Katherine Milton is an anthropologist at the University of California, Berkeley who has studied and written extensively about the diets of hunter-gatherers and ancient humans. She points out that “it is difficult to comment on ‘the best diet’ for modern humans because there have been and are so many different yet successful diets in our species.”

Furthermore, “because some hunter-gatherer societies obtained most of their dietary energy from wild animal fat and protein does not imply that this is the ideal diet for modern humans, nor does it imply that modern humans have genetic adaptations to such diets.”

The notion that humans got to a point in evolutionary history when their bodies were somehow “in sync” with the environment, and that at some time after that point—whether due to the advent of agriculture, the invention of the bow and arrow, or the availability of the hamburger—we went astray from those roots reflects a misunderstanding of evolution.

What we are able to eat and thrive upon depends on our 30 million years plus of history as primates, not a single arbitrarily more recent moment in time.

CHASING PREY

Paleofantasy: Our ancestors’ lives revolved around sprinting barefoot after prey.

Modern mimic: On his blog, Evolutionary Fitness, Paleo lifestyle coach Arthur De Vany emphasizes exercises that he feels emulate “the activities that were essential to the emergence and evolution of the human species.” He goes on to explain: “High intensity, intermittent and brief training mixed with power walking and play is closer than aerobic exercise, high-volume weight training, or sedentism to how our ancestors lived.”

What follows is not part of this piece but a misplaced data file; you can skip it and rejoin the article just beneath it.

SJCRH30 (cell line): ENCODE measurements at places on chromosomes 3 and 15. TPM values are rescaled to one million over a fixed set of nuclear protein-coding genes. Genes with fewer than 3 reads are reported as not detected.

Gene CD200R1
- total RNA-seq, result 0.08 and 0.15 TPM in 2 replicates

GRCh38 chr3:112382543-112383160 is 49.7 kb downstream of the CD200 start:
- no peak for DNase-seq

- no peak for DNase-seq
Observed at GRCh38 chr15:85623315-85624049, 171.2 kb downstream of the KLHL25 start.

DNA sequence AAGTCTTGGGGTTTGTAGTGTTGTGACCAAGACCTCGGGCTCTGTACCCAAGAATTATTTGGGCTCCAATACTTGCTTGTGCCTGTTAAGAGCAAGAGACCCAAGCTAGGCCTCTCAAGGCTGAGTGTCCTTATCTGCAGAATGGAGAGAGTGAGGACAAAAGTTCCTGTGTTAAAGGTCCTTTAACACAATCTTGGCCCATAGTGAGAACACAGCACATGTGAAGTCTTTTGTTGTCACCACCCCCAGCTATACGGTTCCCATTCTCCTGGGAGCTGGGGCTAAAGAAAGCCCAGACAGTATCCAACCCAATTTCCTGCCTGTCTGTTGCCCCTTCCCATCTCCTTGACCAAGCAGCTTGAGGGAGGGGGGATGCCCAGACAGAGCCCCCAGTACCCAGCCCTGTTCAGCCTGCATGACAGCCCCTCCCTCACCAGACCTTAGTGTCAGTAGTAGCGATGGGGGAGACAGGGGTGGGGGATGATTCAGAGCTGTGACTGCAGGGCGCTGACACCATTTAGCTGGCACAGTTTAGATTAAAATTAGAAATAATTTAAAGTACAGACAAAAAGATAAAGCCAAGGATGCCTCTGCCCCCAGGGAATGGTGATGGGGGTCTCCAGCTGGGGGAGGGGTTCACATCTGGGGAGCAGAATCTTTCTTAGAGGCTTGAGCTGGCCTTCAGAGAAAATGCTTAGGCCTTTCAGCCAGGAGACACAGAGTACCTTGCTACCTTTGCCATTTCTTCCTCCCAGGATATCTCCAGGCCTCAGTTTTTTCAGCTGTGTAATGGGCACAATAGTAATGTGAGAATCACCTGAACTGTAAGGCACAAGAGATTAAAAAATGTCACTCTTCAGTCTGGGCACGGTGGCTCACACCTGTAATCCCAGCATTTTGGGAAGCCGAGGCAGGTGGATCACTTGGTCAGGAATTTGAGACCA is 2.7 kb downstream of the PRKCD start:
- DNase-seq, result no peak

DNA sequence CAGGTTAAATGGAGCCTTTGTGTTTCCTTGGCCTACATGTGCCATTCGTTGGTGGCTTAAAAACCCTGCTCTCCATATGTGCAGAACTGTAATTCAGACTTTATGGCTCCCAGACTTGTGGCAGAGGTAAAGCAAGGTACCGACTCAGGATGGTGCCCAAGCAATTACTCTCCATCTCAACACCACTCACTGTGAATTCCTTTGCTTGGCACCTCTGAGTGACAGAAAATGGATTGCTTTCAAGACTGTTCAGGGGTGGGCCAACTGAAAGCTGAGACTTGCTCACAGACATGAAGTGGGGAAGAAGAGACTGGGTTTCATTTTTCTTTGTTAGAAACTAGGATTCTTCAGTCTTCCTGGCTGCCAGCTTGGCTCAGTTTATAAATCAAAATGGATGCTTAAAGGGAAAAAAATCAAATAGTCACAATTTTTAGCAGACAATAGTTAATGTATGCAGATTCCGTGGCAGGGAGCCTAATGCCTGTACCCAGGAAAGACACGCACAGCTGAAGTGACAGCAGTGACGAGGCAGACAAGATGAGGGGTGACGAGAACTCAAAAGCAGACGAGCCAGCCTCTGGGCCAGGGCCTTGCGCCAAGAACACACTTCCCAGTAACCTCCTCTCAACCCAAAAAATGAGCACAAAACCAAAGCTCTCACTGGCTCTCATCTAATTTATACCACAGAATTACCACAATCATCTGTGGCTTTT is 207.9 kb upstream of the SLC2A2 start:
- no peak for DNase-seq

Science weighs in: De Vany and other Paleos are in direct opposition to a growing number of scientists and athletes who believe that running long distances can be healthy, and that humans may have evolved doing just that.

We are surprisingly good distance runners, with numerous skeletal features that allow us to accommodate a marathon-like pace. Some scientists suggest that our skills evolved in the context of persistence hunting—or running down prey by keeping it moving until it dropped from heat exhaustion.

According to Greg Downey, an anthropologist at Macquarie University in Australia, “long-range endurance running wouldn’t have just been for hunting: Humans cover immense ranges, even when foraging and scavenging.”

Regardless of whether we evolved running short distances or long ones, we certainly did not evolve to run, or walk, with shoes. Some evidence suggests that heavily structured and padded shoes actually increase injuries rather than prevent them, resulting in a growing cadre of barefoot runners, or at least runners who wear “minimalist” shoes.

The key may lie in how a runner’s foot strikes the ground; experienced barefoot runners tend to hit the ground with the forefoot, with occasional midfoot or heel strikes, whereas shoed runners are predominately heel strikers. It’s the forceful collision of the latter, Harvard University biologist Daniel Lieberman claims, that causes runners the most harm. If a runner takes off his or her shoes but doesn’t adjust technique, injuries are still likely.

The larger lesson here is that all of our traits, even those influenced by our genes, are affected by our surroundings. A child who goes barefoot will end up with differently shaped feet than one who wore cute tiny sneakers.